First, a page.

6 Strategies for Teaching Special Education Classes
Special education classes provide a unique service to physically or mentally challenged students. The ideal special education classroom provides quality instruction to students with disabilities. While the push in education these days seems to be toward online education and the inclusion of special education students within mainstream classrooms, special education classes are still needed for more severely disabled students. The purpose of the special ed classroom setting is to provide more intensive, individualized attention to the students who most need it.
However, even in special education classroom settings there can be a wide a range of skill levels and abilities. How can teachers provide quality instruction to all students? Here are some strategies that special education teachers can use to benefit all of their students.
1. Form small groups
Forming small groups of two or three students within the class grouped according to their level can help with personalizing the teaching while not sacrificing class instruction time. For example, in math class, one group could be working on the basics while a more advanced group could be working on their geometry skills. Students would be grouped together according to similar skill levels and objectives along their education pathway.
2. Create classroom centers
Classroom centers are another effective way students can be grouped. Each center would specialize in one area or level. The centers would be self-contained in terms of instructions and all lesson materials. They would also be somewhat self-explanatory and self-guided to allow the teacher to rotate among the different centers and provide appropriate guidance. A teaching assistant, parent or volunteer could help facilitate the groups. Such centers would strike a balance between being self-explanatory, without totally giving up more direct teacher time.
3. Blend ‘the Basics’ with more specialized instruction
Still another way of instructing multiple levels of students is to teach general concepts to the whole group while pairing it with individual instruction. Since every school subject has some general concepts that could be relevant, individual students can benefit from this no matter what their level of proficiency.
Reading comprehension strategies, the basics of math, organizing writing ideas, or even a scientific theory are some examples of general concepts that could be taught to support what each student is learning in that area. Students can then apply this knowledge to their particular individual assignments. However, the teacher could always add some additional content for more advanced students.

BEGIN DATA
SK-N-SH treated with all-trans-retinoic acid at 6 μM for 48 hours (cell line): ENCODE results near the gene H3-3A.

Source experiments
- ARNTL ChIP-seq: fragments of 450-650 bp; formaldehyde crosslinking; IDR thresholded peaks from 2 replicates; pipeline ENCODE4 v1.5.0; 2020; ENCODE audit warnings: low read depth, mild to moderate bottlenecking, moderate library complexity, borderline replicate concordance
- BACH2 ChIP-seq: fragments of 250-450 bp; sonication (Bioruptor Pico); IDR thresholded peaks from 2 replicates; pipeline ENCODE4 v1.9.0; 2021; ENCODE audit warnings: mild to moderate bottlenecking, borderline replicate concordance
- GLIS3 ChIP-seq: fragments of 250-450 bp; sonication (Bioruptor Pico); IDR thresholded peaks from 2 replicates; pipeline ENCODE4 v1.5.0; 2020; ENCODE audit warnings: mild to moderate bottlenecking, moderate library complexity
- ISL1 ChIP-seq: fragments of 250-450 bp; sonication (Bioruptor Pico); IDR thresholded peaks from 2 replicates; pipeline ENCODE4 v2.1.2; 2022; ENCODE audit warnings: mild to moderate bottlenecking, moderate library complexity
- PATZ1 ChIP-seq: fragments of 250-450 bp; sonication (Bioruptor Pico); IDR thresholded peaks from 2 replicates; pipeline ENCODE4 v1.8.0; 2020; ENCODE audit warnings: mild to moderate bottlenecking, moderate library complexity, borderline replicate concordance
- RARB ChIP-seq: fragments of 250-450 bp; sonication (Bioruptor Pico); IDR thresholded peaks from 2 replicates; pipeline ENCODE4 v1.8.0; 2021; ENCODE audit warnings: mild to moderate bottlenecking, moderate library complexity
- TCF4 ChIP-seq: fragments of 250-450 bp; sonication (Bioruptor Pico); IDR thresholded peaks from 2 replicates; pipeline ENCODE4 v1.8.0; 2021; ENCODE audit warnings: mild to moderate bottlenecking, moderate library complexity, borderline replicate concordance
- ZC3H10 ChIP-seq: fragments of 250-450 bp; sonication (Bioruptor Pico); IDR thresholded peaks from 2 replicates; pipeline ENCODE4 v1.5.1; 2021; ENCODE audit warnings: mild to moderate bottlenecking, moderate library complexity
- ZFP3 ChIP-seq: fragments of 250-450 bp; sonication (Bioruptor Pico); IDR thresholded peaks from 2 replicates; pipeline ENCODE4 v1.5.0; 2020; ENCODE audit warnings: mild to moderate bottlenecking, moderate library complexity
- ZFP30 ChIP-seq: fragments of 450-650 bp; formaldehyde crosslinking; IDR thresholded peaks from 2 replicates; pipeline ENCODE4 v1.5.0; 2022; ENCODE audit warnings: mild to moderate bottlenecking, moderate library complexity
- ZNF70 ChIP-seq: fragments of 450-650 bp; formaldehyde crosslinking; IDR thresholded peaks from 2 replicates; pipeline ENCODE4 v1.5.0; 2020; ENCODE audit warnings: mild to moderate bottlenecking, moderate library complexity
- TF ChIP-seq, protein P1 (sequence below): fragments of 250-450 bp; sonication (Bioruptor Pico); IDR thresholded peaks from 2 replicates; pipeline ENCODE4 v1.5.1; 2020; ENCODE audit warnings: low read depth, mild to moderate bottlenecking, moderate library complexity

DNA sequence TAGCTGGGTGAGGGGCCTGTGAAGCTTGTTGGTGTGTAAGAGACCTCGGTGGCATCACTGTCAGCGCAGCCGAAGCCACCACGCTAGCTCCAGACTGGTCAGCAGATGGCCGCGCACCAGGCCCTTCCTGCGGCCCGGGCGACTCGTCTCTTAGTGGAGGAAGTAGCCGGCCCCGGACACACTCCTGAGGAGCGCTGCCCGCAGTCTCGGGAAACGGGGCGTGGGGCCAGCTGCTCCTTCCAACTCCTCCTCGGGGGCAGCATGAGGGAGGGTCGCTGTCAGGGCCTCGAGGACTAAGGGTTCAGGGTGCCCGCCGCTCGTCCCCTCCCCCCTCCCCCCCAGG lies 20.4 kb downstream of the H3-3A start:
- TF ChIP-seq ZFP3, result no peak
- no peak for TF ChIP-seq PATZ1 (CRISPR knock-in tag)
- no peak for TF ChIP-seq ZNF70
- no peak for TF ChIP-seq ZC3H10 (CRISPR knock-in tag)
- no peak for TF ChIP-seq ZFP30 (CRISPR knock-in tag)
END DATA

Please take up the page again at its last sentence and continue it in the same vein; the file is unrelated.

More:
4. Rotate lessons
Lessons within the different groups or centers could be rotated so that on any given day the teacher could introduce new material to one group, while only having to check in on others who are doing more independent activities. The teacher assistant could also be of service within such a lesson cycle.
5. Try thematic instruction
Thematic instruction is where a single theme is tied into multiple subject areas. This method of teaching has been shown to be very effective in special education classrooms. A “theme” could be anything from a current event, honing the skill of reading comprehension, a writing topic or a historical event. For example, a historical event could be tied into all other subjects. The theme should be attention-getting — something that will grab the students’ interest and keep them engaged.
6. Provide different levels of books and materials
Since there will be a variety of proficiency levels in the classroom, be sure to have different levels of textbooks and other teaching materials available for each subject. Having a range of levels on hand will ensure that each student can learn at the appropriate level. This minimizes frustration and maximizes confidence and forward momentum in the student.
As you can see, teaching special education students effectively can be enhanced with some adjustments. Regardless of the severity of their disabilities, classes can be structured in a way that caters to the individual level of functioning.
Doing so does not mean giving up quality personal instruction time. No matter what the content areas or variety of levels your students are working on, harmony and integration are possible. Strategies such as grouping, learning centers, rotating lessons, choosing class themes and having a flexible array of texts and materials can help teachers to provide ideal instruction and support within their special education classes.